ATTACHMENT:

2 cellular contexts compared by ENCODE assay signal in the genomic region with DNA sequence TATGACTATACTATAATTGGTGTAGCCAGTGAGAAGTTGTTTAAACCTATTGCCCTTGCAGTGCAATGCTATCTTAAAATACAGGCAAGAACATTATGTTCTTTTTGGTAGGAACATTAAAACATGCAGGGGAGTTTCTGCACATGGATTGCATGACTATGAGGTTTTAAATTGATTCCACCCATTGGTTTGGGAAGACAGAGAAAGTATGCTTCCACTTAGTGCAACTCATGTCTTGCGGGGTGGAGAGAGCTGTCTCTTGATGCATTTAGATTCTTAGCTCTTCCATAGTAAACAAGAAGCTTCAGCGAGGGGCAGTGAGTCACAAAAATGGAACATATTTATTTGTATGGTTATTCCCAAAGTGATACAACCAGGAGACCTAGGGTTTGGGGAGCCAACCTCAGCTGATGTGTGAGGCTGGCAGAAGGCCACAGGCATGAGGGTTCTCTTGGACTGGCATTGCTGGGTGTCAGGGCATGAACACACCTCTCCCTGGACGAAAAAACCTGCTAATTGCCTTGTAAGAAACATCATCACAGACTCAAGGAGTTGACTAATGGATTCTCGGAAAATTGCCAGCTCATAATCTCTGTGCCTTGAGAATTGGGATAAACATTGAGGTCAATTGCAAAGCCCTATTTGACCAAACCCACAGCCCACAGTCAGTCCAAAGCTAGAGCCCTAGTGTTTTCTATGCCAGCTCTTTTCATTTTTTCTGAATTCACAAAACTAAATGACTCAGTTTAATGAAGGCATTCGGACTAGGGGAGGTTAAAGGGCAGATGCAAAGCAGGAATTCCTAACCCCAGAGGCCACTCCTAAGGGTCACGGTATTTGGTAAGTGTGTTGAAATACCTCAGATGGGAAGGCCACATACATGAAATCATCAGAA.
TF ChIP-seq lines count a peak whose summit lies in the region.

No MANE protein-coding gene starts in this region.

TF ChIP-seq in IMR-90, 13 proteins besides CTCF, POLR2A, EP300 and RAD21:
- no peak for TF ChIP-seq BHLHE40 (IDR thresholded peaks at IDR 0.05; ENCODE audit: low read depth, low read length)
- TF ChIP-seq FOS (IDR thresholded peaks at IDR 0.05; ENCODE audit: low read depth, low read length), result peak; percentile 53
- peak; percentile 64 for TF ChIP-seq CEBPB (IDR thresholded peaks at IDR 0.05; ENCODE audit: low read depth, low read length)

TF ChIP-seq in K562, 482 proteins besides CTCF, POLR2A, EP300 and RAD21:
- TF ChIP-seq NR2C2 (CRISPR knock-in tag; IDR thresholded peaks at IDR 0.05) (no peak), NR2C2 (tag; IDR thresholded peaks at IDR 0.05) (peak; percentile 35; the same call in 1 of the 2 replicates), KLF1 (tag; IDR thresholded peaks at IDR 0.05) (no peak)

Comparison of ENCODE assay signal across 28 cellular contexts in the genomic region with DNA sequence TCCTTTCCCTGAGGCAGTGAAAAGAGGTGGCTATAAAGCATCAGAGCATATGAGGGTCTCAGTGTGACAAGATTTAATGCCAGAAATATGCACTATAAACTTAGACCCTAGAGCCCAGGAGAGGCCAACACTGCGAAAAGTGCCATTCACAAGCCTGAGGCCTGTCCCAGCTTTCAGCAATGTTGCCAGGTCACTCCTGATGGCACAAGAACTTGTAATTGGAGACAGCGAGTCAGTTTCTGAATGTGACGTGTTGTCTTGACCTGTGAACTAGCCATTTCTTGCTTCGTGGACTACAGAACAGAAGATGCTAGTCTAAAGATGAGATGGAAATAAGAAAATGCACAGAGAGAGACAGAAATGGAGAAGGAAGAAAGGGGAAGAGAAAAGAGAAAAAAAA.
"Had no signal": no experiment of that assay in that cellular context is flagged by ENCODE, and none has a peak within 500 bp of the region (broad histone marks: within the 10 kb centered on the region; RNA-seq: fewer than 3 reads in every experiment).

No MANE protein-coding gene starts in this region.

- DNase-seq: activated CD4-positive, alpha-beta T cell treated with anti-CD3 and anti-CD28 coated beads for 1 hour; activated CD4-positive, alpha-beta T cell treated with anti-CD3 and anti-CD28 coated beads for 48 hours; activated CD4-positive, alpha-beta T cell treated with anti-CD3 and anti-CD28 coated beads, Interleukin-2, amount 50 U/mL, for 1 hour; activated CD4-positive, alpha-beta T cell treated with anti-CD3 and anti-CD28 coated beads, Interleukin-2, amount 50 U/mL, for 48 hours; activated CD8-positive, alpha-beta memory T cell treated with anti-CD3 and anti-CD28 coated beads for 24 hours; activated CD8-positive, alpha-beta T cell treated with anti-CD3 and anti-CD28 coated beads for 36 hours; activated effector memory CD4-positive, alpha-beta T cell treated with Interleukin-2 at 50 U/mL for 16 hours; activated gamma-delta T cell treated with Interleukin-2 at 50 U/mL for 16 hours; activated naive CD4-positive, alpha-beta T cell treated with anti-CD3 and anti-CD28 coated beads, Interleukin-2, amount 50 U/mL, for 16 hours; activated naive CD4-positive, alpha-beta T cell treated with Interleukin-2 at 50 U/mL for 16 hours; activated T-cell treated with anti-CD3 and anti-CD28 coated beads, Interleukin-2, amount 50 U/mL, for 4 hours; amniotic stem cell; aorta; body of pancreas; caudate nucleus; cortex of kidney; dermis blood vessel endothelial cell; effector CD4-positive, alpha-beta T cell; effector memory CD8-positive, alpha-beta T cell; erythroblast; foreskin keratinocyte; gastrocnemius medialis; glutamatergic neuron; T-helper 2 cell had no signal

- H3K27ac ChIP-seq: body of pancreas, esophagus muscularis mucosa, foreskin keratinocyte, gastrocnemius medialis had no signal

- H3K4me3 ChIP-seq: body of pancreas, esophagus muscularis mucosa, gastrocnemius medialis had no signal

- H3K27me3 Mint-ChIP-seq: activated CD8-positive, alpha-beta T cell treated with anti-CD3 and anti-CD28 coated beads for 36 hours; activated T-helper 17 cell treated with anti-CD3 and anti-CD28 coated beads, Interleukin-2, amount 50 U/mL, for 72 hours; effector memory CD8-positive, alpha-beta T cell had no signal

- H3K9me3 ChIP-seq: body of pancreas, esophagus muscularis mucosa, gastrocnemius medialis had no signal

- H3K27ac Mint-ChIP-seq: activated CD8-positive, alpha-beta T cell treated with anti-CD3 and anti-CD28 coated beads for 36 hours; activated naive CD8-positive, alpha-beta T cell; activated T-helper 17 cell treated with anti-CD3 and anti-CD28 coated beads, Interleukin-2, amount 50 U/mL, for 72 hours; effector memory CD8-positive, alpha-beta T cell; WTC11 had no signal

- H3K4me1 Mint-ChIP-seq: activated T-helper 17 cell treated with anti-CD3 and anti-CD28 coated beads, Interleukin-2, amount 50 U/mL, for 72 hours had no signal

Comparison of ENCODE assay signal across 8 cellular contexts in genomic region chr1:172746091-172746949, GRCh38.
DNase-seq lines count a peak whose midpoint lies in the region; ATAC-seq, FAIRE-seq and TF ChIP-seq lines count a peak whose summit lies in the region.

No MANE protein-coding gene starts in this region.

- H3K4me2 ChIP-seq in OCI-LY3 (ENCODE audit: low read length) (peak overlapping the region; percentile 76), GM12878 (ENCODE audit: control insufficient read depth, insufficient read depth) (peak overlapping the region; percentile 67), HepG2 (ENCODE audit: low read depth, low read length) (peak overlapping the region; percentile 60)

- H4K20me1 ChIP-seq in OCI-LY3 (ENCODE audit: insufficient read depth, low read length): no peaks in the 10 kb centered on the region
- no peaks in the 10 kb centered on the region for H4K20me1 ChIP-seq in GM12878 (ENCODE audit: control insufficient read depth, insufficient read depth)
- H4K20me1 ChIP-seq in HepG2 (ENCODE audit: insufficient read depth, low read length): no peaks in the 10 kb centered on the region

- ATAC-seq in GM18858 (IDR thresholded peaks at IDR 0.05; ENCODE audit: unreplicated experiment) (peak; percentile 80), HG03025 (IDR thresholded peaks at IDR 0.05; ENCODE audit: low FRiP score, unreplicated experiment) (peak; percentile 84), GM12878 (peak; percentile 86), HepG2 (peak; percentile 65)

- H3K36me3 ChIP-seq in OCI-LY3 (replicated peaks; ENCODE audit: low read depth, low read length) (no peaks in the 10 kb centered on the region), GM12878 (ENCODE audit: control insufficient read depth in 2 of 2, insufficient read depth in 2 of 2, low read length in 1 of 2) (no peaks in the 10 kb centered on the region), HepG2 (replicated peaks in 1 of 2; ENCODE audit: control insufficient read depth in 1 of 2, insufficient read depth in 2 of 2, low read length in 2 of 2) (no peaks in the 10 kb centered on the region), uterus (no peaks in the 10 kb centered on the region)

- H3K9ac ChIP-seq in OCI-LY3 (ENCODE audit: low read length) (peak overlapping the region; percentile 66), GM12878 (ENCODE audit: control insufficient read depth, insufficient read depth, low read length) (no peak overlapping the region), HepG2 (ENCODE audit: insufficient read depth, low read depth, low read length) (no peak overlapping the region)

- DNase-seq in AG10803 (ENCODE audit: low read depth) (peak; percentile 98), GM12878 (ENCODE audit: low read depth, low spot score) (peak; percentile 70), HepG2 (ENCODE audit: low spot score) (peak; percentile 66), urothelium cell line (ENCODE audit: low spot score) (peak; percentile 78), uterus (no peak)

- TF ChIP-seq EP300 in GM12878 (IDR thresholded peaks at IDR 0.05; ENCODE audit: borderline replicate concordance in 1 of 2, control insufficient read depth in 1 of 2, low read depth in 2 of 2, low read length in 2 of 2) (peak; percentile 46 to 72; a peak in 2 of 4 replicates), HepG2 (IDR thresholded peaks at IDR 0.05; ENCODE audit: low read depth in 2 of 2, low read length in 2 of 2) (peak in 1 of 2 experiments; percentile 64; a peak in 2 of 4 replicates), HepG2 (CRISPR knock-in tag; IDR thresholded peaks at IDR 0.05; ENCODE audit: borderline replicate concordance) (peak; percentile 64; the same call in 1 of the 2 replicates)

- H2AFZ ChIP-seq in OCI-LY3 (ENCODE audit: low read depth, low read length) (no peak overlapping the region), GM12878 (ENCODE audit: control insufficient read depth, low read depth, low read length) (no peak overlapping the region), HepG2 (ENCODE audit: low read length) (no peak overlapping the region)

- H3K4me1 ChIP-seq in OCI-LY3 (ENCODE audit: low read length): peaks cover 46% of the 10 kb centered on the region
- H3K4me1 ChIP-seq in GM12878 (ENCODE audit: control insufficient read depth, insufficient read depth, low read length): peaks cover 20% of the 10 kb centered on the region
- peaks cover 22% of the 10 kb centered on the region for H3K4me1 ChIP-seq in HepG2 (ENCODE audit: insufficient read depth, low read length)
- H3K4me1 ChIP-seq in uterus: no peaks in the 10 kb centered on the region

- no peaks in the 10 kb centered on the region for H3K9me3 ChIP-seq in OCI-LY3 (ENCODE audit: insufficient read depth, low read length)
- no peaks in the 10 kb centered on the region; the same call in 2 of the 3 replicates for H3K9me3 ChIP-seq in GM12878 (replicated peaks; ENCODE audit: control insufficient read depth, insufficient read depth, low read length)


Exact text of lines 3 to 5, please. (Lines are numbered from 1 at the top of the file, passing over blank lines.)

No MANE protein-coding gene starts in this region.

TF ChIP-seq in IMR-90, 13 proteins besides CTCF, POLR2A, EP300 and RAD21:
- no peak for TF ChIP-seq BHLHE40 (IDR thresholded peaks at IDR 0.05; ENCODE audit: low read depth, low read length)